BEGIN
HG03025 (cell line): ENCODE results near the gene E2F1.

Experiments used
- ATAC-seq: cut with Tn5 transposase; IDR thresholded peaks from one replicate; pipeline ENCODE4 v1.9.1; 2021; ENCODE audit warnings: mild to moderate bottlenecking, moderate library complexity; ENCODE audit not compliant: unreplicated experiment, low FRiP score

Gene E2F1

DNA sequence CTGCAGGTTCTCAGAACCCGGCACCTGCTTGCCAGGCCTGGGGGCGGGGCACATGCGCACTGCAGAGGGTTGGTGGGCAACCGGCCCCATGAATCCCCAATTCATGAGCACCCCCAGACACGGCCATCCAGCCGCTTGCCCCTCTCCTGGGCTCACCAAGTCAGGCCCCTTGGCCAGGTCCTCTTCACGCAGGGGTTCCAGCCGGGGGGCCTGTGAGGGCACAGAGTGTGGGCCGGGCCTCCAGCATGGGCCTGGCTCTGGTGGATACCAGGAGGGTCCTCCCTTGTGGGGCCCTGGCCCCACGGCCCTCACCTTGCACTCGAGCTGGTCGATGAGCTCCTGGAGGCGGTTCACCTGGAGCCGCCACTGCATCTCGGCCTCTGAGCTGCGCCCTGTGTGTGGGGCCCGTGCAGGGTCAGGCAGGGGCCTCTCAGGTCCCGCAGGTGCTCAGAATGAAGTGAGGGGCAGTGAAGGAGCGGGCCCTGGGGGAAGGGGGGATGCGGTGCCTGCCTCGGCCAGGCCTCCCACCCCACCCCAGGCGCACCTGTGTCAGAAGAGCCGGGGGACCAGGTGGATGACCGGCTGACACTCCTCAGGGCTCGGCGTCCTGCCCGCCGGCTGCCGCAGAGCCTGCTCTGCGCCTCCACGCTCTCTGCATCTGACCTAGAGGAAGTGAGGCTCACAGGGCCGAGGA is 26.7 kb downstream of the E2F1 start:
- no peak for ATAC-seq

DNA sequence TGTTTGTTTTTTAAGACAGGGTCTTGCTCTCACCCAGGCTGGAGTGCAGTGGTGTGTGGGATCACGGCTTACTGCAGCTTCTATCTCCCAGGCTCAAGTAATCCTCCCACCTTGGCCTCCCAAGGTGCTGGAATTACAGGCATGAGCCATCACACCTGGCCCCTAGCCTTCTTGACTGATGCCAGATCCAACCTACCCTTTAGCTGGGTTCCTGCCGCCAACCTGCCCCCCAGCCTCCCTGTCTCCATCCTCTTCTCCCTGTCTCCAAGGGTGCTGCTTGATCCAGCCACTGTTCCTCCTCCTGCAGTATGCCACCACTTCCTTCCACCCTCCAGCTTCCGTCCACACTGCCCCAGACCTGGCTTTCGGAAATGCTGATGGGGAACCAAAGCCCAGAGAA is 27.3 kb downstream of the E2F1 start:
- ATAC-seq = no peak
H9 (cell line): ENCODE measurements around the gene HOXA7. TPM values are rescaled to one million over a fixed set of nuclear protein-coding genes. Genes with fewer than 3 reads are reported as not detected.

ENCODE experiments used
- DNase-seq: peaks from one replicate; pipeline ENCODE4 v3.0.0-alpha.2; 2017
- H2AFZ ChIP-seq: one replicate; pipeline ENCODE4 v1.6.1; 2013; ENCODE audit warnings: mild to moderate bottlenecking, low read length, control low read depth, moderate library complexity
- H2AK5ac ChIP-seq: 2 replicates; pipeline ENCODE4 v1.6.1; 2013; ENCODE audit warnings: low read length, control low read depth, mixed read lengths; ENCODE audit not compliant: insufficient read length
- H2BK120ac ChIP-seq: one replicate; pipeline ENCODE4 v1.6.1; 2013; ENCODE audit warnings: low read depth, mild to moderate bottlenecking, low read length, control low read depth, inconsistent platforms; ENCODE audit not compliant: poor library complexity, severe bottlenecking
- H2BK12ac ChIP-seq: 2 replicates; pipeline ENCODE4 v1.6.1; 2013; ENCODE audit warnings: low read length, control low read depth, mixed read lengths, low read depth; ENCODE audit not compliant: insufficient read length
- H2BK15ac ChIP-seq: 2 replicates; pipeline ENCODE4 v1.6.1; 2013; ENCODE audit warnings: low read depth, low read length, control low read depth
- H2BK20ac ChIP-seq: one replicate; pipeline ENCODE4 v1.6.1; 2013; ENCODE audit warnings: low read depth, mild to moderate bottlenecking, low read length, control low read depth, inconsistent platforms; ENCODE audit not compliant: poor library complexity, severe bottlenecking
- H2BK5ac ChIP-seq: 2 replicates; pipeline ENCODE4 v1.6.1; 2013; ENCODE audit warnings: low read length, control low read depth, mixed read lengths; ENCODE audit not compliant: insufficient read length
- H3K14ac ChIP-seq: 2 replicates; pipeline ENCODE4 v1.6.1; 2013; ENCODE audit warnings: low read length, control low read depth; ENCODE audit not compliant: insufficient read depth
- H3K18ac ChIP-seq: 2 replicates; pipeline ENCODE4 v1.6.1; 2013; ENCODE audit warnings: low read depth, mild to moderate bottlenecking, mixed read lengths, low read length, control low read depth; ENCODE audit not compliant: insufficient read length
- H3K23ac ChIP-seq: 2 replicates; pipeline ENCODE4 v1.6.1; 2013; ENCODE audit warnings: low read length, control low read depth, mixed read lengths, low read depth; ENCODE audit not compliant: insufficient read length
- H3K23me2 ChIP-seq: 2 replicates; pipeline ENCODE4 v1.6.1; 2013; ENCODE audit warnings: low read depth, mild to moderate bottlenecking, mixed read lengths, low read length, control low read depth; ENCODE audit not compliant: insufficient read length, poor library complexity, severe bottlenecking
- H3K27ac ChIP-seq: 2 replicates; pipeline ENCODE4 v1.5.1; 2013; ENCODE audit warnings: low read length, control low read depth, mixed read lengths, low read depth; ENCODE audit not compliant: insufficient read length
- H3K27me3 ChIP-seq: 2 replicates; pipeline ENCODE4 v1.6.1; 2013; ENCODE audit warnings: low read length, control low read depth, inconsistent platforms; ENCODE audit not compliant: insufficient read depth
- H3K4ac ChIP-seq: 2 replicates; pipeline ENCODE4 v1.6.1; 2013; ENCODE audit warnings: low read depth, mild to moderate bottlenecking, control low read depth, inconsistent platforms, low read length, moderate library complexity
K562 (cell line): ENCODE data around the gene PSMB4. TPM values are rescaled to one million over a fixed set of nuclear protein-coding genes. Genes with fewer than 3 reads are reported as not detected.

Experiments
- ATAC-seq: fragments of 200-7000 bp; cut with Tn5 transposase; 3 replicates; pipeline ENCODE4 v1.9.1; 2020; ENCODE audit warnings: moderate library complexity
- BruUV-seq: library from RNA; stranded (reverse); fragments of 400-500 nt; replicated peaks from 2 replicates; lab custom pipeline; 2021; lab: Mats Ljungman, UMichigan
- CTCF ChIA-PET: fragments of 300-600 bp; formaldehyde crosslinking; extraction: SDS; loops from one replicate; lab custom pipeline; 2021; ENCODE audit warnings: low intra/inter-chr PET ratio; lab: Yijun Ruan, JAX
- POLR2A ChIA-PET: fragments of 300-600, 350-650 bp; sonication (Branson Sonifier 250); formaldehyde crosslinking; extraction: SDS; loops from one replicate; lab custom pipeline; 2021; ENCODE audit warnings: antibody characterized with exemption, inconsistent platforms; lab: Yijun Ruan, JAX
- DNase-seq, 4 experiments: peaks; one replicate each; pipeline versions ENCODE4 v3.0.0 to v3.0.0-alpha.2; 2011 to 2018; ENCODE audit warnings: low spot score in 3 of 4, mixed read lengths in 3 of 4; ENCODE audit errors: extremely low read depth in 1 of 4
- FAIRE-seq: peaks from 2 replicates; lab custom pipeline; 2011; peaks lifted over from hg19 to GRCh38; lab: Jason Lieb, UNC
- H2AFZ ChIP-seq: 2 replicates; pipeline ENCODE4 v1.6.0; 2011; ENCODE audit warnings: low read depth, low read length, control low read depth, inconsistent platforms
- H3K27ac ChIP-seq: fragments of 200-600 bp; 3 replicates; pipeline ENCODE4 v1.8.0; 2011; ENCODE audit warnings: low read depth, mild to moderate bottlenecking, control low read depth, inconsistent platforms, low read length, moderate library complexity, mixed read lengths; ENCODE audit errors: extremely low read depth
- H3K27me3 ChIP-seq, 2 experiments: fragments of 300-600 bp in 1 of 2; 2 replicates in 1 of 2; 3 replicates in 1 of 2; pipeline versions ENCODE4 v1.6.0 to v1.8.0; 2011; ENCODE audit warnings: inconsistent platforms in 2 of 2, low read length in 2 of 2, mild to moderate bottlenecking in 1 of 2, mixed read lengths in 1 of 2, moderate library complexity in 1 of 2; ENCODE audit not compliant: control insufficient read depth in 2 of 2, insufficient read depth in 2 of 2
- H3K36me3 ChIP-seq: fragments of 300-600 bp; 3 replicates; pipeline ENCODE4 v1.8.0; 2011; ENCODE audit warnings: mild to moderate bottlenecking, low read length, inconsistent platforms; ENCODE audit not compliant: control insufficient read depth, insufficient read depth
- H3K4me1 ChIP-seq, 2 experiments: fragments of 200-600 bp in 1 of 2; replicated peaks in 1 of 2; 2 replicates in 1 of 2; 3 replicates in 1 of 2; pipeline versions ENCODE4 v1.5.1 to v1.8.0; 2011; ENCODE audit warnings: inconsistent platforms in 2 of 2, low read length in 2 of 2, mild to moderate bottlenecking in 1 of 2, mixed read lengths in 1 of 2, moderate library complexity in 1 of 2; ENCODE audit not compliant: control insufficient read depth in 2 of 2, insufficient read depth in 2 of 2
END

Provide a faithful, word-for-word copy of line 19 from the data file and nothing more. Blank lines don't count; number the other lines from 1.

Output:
- H3K14ac ChIP-seq: 2 replicates; pipeline ENCODE4 v1.6.1; 2013; ENCODE audit warnings: low read length, control low read depth; ENCODE audit not compliant: insufficient read depth